Nebuchadnezzar’s Humiliation

28 All this came upon King Nebuchadnezzar. 29At the end of twelve months he was walking on the roof of the royal palace of Babylon, 30and the king said, “Is this not magnificent Babylon, which I have built as a royal capital by my mighty power and for my glorious majesty?” 31While the words were still in the king’s mouth, a voice came from heaven: “O King Nebuchadnezzar, to you it is declared: The kingdom has departed from you! 32You shall be driven away from human society, and your dwelling shall be with the animals of the field. You shall be made to eat grass like oxen, and seven times shall pass over you, until you have learned that the Most High has sovereignty over the kingdom of mortals and gives it to whom he will.” 33Immediately the sentence was fulfilled against Nebuchadnezzar. He was driven away from human society, ate grass like oxen, and his body was bathed with the dew of heaven, until his hair grew as long as eagles’ feathers and his nails became like birds’ claws.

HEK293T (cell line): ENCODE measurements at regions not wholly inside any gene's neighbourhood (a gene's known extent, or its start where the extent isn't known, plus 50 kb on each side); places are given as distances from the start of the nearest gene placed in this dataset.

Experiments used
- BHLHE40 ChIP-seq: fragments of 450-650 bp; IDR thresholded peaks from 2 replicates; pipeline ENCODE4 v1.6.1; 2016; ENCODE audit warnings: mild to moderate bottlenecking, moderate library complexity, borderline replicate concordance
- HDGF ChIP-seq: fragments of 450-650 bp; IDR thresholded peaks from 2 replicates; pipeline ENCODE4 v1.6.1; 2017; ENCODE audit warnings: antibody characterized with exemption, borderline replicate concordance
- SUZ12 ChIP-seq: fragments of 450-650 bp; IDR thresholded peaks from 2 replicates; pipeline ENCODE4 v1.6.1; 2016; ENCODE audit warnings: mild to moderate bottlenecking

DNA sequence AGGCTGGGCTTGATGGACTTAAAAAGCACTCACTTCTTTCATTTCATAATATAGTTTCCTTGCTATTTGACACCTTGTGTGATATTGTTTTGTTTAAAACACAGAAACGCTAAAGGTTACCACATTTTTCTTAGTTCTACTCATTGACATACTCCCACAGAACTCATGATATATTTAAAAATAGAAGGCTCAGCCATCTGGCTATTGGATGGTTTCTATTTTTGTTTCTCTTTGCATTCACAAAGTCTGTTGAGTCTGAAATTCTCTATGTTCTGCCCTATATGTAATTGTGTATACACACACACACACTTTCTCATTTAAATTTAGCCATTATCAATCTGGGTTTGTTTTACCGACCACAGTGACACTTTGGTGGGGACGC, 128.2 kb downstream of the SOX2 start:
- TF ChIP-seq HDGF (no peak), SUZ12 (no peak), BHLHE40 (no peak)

Nebuchadnezzar Praises God

34 When that period was over, I, Nebuchadnezzar, lifted my eyes to heaven, and my reason returned to me.

I blessed the Most High,

and praised and honored the one who lives forever.

For his sovereignty is an everlasting sovereignty,

and his kingdom endures from generation to generation.


All the inhabitants of the earth are accounted as nothing,

and he does what he wills with the host of heaven

and the inhabitants of the earth.

There is no one who can stay his hand

or say to him, “What are you doing?”

36 At that time my reason returned to me; and my majesty and splendor were restored to me for the glory of my kingdom. My counselors and my lords sought me out, I was re-established over my kingdom, and still more greatness was added to me. 37Now I, Nebuchadnezzar, praise and extol and honor the King of heaven,

for all his works are truth,

and his ways are justice;

and he is able to bring low

those who walk in pride.